Champagne Pool – Waiotapu Thermal Reserve – Rotorua – New Zealand



New Zealand or Aotearoa named by the Maori first inhabited the area with the lose meaning “Land of the Long White Cloud”.  The story has it that the first Maori people who found this island saw a white cloud over this island thus naming it Aotearoa.   It is best known in for the movie Lord of the Ring where it was filmed on location.  For those who enjoy the outdoors and natural surrounds it is a serene picturesque please to get away from the noisy city life.   The natural unspoiled scenery can only be surpassed by New Zealanders or they like to call themselves “Kiwis” are naturally warm and friendly people and are particularly hospitable to tourists. Wherever you go you will receive a friendly smile and a warm welcome.  From the jagged glacial mountains to long sandy beaches, New Zealand is a feast for the soul, body & eyes.


Mainland Territory:  268,000 square kilometres(103,500 sq mi).
Population: 4.77 million (2019)
National Capital: Wellington
International Calling Code: +64


Māori were the first to arrive in New Zealand, journeying in canoes from Hawaiki about 1,000 years ago.  Settled by Polynesians, who developed a distinct Māori culture centered on kinship links and land.. A Dutchman, Abel Tasman in 1642, was the first European to sight the country but it was the British who made New Zealand part of their empire.

Not until 100 years later in 1769 James Cook, British explorer, and Jean François Marie de Surville, commander of a French trading ship, both arrive by coincidence in New Zealand waters at the same time. Neither ship ever sights the other.

From the late 1790’s on, whalers, traders and missionaries arrive, establishing settlements mainly along the far northern coast of New Zealand.

Wars and conflicts between Māori (indigenous people of New Zealand) tribes were always constant, and weapons used until now were spears or clubs. The arrival of traders leads to a flourishing musket trade with local Māori, who rapidly foresee the advantages of overcoming enemy tribes with this deadly new weapon. The devastating period known as the inter tribal Musket Wars commences.

Rumors of French plans for the colonization of the South Island help hasten British action to annex, and then colonize New Zealand. A number of Māori chiefs sign a Treaty with the British on 6th February 1840, to be known as the Treaty of Waitangi. The subsequent influx of European settlers leads to the turbulent period of the New Zealand Wars, also known as the Land Wars, which last for over twenty years.  Hostilities between Māori and European commence in 1845. By 1870 the British government withdraws the last of its Imperial Troops from New Zealand, not wishing to invest any further in a costly overseas war which was likely to continue indefinitely.  The Māori, although inferior in number, proves a formidable foe.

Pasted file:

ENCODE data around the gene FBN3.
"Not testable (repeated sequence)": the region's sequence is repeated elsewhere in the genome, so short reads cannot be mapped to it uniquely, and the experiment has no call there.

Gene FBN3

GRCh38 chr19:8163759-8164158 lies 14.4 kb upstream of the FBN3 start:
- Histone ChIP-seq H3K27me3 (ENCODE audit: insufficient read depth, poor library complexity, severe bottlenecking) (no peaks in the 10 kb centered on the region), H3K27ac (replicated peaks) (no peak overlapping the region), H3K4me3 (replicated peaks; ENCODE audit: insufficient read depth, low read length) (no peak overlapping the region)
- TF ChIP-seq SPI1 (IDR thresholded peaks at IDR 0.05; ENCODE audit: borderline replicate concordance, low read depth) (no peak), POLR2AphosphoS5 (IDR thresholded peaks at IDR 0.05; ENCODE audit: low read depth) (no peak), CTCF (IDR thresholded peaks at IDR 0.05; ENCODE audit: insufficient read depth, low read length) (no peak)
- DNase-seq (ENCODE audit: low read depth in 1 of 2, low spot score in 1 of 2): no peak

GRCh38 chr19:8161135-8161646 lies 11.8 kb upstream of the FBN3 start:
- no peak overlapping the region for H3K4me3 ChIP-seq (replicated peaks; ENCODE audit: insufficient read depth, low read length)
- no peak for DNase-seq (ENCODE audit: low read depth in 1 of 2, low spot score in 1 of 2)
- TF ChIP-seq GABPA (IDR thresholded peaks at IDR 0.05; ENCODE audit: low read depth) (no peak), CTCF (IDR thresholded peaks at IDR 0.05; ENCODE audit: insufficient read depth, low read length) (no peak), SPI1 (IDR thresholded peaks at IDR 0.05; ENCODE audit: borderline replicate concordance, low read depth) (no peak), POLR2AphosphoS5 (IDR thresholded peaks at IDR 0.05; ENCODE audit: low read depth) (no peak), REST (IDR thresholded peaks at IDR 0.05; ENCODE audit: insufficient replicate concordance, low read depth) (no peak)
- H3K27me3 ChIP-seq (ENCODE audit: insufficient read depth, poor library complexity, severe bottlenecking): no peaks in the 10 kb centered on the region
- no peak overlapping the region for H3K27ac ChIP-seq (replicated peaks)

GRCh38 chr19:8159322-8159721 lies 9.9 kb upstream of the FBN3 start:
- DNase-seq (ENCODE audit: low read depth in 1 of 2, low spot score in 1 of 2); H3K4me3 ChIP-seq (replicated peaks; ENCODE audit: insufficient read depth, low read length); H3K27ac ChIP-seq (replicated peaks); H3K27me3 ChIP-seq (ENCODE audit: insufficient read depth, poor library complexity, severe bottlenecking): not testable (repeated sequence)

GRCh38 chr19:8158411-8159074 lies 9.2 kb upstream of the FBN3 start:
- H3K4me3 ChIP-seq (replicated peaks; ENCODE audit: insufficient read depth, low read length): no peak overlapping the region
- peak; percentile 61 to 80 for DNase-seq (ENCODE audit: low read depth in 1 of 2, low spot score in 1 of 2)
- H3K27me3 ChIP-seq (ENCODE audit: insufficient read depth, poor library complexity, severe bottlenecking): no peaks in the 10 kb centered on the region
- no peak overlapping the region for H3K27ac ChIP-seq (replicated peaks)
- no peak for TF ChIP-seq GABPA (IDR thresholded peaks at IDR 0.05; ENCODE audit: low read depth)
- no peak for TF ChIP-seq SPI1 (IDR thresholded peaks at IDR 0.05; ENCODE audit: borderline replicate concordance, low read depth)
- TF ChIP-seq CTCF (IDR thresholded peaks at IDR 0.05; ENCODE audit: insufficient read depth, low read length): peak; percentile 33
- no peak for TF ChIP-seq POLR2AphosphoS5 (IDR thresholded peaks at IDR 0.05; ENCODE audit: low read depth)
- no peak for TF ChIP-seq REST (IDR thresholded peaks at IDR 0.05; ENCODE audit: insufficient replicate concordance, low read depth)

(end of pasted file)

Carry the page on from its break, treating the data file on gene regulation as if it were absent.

The battle of Gate Pa is possibly the battle which made the greatest impact in the history of The New Zealand Wars. 

Hongi Hika, warrior chief of the Nga Puhi tribe; Te Rauparaha, also known as “The Napoleon of the South – warrior chief of the Ngati Toa tribe; Te Kooti, resistant, prophet, and founder of the Ringatu church; Michael Joseph Savage, early innovative Prime Minister are but a few, Māori and European, who have left their mark on the history of New Zealand.

New Zealand today is an independent nation within the British Commonwealth. The British Monarch, although constitutional head of state, plays no active role in the administration of New Zealand’s government.

Best time to travel to Australia:

December to March is considered to be the best time to visit New Zealand. If madding crowds don’t confuse you, summer season with its mellow weather will be perfect for grasping the beaches, enjoying clams, exploring Waitomo Glowworm Caves, and stargazing. You could also opt for mild and uncrowded autumn and spring. October and November are all about baby lambs in green pastures and Lupin blooming, while April and May will show you terrific Aurora Australis, Milky Way, and stunning autumn foliage. The North Island gets lots of rains, while South Island often sees massive snowfalls and temperatures below zero between June and September. Winter season are for passionate skiers, hot pools lovers, and whale watchers.